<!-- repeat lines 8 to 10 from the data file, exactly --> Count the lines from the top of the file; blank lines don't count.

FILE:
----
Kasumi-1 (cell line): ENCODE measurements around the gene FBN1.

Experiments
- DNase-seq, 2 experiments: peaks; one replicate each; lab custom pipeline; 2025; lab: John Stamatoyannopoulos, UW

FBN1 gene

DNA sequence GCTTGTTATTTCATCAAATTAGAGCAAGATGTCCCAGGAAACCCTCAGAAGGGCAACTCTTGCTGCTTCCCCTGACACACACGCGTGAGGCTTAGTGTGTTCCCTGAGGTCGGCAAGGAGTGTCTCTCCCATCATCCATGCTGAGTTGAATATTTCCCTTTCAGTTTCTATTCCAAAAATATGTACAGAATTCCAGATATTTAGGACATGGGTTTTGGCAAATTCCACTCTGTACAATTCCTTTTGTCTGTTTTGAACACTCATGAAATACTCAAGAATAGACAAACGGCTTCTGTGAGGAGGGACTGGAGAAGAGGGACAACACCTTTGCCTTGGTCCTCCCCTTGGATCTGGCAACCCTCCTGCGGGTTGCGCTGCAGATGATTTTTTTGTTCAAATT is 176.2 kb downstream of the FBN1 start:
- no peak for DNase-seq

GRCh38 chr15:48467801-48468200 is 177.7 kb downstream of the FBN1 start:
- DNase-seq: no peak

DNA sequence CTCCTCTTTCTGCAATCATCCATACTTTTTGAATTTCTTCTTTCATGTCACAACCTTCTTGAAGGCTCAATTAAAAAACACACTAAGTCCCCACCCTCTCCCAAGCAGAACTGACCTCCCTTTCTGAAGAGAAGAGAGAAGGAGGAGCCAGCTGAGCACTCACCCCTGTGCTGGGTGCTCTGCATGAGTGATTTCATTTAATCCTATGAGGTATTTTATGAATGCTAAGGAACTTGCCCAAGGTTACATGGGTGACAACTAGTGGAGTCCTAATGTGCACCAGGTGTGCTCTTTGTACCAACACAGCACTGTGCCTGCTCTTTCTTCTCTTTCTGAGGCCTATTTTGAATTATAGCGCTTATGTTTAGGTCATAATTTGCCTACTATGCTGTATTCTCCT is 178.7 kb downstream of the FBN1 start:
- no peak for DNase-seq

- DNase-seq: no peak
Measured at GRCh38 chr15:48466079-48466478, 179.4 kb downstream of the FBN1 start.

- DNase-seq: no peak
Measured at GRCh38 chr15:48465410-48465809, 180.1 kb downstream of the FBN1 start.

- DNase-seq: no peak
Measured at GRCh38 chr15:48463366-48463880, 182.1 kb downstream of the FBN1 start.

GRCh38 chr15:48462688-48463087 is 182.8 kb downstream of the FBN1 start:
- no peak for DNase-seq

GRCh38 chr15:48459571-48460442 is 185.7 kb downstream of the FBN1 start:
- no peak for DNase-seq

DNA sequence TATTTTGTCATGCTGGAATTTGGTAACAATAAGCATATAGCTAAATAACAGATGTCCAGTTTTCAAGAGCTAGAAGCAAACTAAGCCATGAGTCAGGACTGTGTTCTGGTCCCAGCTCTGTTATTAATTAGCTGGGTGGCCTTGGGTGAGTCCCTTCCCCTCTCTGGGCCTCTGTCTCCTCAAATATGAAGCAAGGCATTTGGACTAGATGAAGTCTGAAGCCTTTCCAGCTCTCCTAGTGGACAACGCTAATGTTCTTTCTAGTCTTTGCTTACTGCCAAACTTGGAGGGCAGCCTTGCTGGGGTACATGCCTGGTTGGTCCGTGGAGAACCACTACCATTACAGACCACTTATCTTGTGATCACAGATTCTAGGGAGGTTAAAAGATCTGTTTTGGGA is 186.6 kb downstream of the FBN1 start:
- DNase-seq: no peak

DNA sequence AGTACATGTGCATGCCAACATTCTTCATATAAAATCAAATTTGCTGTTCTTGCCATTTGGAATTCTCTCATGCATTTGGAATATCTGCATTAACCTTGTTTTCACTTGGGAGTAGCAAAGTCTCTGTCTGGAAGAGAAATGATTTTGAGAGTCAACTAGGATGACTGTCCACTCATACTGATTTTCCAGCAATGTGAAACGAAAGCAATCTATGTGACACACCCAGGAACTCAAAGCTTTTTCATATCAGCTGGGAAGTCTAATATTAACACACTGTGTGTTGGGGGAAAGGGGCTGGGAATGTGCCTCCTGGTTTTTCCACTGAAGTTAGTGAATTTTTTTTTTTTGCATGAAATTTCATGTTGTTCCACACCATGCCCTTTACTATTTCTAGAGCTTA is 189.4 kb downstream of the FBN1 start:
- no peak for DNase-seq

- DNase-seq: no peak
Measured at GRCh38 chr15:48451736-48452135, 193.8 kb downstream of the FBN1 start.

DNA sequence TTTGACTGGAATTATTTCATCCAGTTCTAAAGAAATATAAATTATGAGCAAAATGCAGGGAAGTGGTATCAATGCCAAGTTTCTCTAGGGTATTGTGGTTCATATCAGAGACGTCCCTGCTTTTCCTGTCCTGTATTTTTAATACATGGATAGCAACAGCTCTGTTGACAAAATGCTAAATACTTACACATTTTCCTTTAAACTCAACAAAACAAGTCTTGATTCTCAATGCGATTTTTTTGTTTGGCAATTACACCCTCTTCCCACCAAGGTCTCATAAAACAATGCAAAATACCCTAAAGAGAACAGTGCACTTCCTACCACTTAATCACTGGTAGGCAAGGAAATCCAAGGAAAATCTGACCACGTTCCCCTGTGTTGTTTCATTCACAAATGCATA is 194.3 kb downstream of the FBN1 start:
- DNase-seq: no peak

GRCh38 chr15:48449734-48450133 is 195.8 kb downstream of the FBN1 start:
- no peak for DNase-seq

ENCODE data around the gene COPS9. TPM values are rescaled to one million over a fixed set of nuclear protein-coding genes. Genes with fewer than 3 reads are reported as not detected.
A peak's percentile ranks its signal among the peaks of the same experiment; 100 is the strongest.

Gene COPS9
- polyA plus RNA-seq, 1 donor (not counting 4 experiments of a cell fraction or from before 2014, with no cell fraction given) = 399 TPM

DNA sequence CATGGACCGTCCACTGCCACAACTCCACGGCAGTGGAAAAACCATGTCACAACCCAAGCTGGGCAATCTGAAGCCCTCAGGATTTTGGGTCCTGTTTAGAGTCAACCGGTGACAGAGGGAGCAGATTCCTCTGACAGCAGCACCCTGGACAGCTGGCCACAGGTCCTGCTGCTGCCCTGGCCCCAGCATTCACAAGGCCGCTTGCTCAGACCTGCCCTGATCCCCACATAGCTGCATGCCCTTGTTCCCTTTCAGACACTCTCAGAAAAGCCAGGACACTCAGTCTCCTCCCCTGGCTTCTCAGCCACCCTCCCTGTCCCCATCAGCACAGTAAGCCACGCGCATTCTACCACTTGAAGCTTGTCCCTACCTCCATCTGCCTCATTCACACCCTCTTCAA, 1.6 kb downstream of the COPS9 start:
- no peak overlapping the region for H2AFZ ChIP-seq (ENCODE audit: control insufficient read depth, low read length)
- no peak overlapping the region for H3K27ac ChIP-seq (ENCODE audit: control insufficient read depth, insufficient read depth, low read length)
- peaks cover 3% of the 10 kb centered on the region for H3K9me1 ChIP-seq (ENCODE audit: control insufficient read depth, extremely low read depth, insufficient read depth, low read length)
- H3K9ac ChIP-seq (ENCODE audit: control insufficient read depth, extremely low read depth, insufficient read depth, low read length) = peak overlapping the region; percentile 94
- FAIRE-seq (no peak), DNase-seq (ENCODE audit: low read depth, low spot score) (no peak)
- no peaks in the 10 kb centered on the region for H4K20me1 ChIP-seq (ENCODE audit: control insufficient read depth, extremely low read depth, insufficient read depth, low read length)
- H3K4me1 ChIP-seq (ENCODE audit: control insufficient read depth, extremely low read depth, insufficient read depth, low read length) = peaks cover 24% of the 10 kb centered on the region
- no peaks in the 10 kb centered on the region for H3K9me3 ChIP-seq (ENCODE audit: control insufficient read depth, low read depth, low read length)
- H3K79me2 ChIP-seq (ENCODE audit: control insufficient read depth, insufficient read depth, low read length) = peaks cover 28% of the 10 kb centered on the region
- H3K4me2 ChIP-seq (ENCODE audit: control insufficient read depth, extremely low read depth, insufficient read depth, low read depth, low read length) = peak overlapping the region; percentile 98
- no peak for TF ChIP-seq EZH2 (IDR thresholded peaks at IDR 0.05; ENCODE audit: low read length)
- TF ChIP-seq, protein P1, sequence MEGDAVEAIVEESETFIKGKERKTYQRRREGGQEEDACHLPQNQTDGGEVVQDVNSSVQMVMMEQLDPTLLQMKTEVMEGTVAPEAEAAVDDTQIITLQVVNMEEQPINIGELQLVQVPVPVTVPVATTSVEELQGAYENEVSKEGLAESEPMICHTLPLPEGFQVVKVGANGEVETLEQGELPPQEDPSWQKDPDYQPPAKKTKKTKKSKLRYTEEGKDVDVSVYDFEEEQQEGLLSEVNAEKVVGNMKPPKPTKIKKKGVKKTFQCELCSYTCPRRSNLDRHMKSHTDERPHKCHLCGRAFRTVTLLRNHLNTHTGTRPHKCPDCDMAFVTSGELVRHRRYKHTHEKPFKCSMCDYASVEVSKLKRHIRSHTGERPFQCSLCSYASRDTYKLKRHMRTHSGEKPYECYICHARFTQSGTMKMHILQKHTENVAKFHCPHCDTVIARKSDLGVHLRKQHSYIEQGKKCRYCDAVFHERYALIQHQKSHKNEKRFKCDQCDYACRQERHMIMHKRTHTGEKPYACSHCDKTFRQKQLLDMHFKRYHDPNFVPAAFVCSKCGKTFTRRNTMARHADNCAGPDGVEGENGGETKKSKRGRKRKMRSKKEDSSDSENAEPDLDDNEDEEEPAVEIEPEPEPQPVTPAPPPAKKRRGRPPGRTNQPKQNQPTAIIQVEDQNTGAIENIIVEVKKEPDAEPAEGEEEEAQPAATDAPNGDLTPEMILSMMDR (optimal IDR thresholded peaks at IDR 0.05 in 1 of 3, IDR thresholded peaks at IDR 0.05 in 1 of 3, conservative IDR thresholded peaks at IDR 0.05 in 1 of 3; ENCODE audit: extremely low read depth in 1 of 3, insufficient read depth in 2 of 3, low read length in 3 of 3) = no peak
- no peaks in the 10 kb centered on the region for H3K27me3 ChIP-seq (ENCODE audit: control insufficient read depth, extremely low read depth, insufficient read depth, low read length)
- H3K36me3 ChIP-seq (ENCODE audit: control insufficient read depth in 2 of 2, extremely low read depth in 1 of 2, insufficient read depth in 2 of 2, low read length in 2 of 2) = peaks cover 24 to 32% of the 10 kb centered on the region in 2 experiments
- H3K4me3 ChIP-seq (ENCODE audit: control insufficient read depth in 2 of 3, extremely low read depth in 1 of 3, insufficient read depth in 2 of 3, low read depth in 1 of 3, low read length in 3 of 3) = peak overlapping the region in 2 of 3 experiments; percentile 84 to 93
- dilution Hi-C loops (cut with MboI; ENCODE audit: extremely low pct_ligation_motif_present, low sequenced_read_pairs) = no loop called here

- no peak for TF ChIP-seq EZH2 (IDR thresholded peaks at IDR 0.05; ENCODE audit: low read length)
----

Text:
- DNase-seq: no peak

DNA sequence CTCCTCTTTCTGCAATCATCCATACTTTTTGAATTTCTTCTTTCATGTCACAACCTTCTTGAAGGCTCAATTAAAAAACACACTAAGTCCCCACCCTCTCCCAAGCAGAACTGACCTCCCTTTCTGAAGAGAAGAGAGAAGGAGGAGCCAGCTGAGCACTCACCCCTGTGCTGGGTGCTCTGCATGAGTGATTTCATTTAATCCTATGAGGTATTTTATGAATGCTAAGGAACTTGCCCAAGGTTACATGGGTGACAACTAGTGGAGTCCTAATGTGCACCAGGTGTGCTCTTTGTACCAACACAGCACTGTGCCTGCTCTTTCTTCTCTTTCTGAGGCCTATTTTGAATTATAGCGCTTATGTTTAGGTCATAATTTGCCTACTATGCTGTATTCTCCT is 178.7 kb downstream of the FBN1 start:
- no peak for DNase-seq